Index of content:
Volume 88, Issue 9, 01 November 2000
- PLASMAS AND ELECTRICAL DISCHARGES (PACS 51-52)
88(2000); http://dx.doi.org/10.1063/1.1314306View Description Hide Description
We present results from a vacuum-ultraviolet (VUV) “photoabsorption imaging” technique based on the measurement of the time and space resolved absorption of a quasimonochromatic VUVbeam from a laser plasma light source. The use of VUVradiation as a probe beam permits direct access to resonance lines of (singly and more highly charged) ions and also to the resonant and nonresonant continua of atoms and ions. In this experiment we have confined ourselves to measurements using the resonances of Ca, and as markers of the temporal and spatial distribution of ground state atoms and ions in an expanding laser plasma plume. We show how time resolved column density maps may be extracted from such images. In addition we have extracted plasma plume velocities from the data, which compare well with an analytical laser ablation model.
88(2000); http://dx.doi.org/10.1063/1.1319163View Description Hide Description
Plasma immersion ion implantation is an effective surface modification technique. Unlike conventional beam-line ion implantation, it features ion acceleration/implantation through a plasma sheath in a pulsed mode and non-line-of-sight operation. Consequently, the shape of the sample voltage pulse, especially the finite rise time due to capacitance effects of the hardware, has a large influence on the energy spectra of the incident ions. In this article, we present a simple and effective analytical model to predict and calculate the energy distribution of the incident ions. The validity of the model is corroborated experimentally. Our results indicate that the ion energy distribution is determined by the ratio of the total pulse duration to the sample voltage rise time but independent of the plasma composition, ion species, and implantation voltage, subsequently leading to the simple analytical expressions. The ion energy spectrum has basically two superimposed components, a high-energy one for the majority of the ions implanted during the plateau region of the voltage pulse as well as a low-energy one encompassing ions implanted during the finite rise time of the voltage pulses. The lowest-energy component is attributed to a small initial expanding sheath obeying the Child-Langmuir law. Our model can also deal with broadening of the energy spectra due to molecular ions such as or in which case each implanted atom only carries a fraction (in this case, half) of the total acceleration energy.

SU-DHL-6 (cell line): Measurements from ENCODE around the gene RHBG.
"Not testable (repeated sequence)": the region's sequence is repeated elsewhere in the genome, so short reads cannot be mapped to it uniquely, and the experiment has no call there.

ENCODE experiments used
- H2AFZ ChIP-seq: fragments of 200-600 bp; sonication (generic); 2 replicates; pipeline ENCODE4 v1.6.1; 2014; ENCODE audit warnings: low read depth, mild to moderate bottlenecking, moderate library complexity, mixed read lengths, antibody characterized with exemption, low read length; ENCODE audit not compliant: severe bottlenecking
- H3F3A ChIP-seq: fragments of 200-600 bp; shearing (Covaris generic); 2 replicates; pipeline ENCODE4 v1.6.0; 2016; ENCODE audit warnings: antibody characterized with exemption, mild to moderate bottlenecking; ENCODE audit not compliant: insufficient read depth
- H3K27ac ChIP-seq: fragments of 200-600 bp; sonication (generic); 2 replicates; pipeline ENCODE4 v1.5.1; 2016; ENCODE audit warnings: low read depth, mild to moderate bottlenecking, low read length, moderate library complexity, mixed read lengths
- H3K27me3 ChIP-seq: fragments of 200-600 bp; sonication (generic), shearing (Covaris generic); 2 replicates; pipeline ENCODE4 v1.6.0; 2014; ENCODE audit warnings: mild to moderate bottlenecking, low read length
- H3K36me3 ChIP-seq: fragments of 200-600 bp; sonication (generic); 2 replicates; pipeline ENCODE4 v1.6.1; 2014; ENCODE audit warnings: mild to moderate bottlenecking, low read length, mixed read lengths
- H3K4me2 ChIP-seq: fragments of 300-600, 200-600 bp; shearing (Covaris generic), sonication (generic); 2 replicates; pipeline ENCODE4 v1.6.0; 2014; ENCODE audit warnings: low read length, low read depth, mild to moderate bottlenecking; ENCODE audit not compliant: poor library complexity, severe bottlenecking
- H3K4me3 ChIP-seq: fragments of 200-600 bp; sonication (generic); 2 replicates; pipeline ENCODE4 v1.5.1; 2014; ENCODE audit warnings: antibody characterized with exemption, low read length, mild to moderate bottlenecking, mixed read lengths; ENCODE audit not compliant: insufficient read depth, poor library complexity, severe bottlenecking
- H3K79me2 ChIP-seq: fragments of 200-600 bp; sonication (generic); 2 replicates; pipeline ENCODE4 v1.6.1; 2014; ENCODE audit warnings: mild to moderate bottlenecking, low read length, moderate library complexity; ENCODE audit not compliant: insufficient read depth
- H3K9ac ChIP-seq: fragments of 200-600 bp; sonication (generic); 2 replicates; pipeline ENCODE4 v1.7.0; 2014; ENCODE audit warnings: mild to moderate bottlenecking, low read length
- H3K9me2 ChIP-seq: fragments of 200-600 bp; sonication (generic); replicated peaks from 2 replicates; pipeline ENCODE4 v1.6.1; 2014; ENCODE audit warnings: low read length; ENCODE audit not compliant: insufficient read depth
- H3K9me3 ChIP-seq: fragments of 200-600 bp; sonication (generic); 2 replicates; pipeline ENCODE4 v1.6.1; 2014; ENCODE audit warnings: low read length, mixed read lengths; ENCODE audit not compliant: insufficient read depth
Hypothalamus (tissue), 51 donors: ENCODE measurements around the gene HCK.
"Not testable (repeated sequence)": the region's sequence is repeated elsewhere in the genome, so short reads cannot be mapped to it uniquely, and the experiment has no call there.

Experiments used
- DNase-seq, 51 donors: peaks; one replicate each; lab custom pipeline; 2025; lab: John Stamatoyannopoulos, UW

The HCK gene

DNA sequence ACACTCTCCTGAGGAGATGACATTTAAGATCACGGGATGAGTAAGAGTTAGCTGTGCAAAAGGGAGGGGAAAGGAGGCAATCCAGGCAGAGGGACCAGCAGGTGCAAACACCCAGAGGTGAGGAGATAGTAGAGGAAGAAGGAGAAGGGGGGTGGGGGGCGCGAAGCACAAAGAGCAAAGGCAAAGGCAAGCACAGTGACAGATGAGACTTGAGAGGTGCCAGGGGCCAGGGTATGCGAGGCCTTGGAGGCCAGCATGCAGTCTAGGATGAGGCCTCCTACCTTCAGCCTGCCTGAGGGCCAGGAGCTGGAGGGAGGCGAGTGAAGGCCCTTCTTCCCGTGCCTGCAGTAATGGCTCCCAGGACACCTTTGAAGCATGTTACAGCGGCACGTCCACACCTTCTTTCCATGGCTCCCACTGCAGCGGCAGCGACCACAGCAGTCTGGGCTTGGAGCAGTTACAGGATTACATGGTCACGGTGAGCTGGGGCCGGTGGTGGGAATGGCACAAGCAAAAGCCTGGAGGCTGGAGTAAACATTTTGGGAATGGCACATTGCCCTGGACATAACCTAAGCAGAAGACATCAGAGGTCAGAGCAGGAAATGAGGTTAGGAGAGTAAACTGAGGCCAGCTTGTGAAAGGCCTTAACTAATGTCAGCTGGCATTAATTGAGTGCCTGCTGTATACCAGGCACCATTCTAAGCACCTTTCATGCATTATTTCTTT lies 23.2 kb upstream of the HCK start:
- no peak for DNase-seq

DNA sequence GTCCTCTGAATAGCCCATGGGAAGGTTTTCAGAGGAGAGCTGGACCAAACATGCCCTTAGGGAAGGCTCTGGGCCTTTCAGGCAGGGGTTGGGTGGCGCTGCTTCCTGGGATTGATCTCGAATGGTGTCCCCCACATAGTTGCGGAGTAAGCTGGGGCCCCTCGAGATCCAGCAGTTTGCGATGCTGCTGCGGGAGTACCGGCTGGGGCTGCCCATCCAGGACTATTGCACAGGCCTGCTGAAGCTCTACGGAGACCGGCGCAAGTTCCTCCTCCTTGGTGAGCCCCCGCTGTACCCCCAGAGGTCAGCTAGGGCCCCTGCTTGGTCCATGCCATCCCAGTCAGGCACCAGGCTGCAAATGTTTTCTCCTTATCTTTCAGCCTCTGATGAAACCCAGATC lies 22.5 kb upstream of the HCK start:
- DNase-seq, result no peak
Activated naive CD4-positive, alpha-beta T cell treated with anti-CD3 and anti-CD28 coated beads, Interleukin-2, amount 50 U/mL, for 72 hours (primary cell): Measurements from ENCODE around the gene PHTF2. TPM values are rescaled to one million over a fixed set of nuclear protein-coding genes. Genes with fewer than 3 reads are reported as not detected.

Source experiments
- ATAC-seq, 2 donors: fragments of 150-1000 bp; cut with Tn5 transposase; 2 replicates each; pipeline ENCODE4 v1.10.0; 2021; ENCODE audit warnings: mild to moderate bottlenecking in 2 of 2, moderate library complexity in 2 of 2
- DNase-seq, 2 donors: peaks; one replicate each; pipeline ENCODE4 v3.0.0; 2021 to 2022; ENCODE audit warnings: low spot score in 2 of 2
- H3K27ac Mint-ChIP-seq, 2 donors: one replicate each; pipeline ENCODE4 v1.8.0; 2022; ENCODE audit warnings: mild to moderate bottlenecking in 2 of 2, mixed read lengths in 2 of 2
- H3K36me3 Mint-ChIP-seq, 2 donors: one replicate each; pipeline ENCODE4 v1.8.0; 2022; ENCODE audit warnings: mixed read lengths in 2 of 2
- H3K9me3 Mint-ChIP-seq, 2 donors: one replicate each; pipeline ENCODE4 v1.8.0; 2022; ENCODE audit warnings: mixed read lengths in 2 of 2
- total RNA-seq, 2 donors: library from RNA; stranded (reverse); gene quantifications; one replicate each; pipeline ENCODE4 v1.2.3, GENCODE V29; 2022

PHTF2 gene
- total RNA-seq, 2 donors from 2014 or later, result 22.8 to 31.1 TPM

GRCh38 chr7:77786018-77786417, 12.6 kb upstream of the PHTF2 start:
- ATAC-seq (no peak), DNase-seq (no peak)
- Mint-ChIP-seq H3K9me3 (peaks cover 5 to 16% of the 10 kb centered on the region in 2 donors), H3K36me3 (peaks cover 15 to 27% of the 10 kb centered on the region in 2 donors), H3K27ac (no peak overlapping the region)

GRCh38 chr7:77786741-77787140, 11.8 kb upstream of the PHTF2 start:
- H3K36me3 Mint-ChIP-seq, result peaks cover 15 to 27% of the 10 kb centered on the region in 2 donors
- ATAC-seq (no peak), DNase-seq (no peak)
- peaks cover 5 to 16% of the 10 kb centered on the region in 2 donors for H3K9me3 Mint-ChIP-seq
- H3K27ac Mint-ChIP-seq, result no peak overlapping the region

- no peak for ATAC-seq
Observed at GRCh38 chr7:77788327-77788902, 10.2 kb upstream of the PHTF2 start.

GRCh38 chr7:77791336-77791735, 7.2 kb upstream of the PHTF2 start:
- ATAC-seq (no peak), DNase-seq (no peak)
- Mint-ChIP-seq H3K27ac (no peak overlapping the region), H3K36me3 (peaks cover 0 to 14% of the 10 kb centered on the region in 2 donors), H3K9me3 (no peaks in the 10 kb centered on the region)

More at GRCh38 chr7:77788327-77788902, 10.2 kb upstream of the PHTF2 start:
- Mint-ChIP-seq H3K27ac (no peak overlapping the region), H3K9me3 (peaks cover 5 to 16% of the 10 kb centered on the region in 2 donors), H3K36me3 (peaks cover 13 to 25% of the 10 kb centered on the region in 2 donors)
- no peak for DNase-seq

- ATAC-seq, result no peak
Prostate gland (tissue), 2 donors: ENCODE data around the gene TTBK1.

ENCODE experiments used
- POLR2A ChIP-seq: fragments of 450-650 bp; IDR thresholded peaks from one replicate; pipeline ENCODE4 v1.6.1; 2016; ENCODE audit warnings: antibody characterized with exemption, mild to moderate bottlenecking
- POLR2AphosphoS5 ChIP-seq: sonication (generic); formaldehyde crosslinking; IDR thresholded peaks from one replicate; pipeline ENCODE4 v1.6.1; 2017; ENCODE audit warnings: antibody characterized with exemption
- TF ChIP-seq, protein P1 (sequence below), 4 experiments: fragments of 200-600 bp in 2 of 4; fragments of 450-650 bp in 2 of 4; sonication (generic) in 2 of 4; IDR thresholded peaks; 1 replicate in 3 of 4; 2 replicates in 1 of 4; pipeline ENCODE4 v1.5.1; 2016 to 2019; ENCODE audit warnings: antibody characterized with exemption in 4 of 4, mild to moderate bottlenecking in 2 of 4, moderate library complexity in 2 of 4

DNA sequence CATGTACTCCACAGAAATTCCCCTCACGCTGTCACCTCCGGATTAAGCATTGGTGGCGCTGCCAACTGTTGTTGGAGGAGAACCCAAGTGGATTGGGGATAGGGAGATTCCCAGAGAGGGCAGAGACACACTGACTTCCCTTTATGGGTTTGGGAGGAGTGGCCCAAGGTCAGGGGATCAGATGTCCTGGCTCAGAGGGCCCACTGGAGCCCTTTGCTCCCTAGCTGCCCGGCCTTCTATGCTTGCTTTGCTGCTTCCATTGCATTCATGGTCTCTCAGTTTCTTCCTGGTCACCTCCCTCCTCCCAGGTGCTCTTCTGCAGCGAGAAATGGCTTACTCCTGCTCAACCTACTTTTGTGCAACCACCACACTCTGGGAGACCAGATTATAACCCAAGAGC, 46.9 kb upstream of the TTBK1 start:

Spatiotemporal behaviors of excited Xe atoms in unit discharge cell of ac-type plasma display panel studied by laser spectroscopic microscopy88(2000); http://dx.doi.org/10.1063/1.1314312View Description Hide Description
Two-dimensional spatiotemporal behaviors of excited Xe atoms in the resonance state and the metastable state were measured in a unit discharge cell of an ac-type plasma display panel by a laser absorption technique combined with an optical microscope. The measured density of has two large peaks on both the temporal anode and cathode sides. The peak at the anode has a narrower spatial distribution while the peak at the cathode is distributed over the electrode area. In its temporal behavior, the anode peak rises slightly faster than the peak at the cathode and decays faster at the beginning of afterglow, but both peaks tend to have the same decay rate in the later period. The behavior of shows similar features, but the decay rate is much larger, corresponding to the effective lifetime of imprisoned resonance radiation. The maximum densities of and are and respectively. Emission from atoms was also observed, and this nearly followed the current wave form. With these results, we estimated the efficiency of vacuum ultraviolet emissions from excited atoms and excimers formed from atoms.